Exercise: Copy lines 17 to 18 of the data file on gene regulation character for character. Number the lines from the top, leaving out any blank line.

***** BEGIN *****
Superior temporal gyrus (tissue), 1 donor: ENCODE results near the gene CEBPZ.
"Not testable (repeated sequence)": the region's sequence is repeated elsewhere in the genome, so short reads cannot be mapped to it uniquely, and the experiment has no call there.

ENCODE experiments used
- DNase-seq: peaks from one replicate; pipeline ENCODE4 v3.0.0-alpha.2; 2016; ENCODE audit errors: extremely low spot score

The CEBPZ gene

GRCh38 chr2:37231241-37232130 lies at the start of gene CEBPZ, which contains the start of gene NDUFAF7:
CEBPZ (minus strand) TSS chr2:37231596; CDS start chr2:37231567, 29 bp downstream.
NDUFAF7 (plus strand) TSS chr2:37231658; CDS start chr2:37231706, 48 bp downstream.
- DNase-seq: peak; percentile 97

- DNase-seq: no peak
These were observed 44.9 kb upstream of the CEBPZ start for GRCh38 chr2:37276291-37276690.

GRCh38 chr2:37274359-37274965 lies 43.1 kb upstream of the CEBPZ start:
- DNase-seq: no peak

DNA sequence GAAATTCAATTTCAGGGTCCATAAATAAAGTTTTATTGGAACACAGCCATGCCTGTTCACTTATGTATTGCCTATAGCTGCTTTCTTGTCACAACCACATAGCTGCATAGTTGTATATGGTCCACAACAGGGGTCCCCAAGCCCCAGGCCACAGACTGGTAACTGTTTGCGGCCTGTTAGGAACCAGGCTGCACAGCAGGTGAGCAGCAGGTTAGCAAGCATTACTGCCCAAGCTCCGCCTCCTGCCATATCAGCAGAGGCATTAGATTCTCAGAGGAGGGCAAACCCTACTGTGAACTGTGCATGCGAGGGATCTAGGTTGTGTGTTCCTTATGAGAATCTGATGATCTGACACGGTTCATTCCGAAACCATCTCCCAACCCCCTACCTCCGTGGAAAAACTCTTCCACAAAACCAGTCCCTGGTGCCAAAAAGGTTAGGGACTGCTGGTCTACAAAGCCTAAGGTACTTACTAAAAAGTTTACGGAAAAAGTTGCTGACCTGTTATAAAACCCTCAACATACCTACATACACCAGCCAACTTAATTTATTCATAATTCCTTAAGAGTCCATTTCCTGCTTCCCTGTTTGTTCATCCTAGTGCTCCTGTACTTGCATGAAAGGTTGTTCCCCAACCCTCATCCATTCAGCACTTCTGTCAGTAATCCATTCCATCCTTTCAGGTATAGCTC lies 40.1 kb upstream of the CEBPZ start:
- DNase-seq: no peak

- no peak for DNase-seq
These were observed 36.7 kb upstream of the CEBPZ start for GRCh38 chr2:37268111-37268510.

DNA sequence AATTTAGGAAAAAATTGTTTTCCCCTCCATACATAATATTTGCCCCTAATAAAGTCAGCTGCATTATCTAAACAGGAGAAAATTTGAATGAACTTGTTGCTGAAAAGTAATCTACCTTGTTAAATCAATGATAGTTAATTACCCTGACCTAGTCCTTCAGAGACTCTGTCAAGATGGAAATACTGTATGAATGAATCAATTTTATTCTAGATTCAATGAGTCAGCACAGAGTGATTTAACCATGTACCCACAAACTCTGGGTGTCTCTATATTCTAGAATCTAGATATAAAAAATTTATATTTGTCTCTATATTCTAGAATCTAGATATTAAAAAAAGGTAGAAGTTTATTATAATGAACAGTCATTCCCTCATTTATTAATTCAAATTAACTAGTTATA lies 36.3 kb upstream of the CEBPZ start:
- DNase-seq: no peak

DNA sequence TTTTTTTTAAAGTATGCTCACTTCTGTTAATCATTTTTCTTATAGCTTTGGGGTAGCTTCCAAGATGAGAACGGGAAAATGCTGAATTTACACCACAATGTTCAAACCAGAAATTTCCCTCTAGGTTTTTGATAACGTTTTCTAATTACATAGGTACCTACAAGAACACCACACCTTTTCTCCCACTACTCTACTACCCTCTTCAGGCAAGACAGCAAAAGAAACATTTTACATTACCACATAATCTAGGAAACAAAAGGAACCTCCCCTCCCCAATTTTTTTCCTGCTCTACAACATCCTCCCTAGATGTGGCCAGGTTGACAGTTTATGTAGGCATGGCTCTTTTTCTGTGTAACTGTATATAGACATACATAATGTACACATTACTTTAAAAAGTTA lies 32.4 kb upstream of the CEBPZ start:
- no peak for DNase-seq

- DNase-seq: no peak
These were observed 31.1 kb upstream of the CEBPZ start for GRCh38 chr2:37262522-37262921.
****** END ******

These were observed 36.7 kb upstream of the CEBPZ start for GRCh38 chr2:37268111-37268510.

DNA sequence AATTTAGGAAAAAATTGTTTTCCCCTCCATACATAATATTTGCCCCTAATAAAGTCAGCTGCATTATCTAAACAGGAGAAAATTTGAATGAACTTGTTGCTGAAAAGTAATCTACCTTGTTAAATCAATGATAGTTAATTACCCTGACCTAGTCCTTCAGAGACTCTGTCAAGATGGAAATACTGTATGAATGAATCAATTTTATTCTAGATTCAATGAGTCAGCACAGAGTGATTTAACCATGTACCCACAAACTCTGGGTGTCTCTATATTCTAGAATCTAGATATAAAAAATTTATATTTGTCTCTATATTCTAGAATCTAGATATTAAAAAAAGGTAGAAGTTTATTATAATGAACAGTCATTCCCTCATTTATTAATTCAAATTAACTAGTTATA lies 36.3 kb upstream of the CEBPZ start: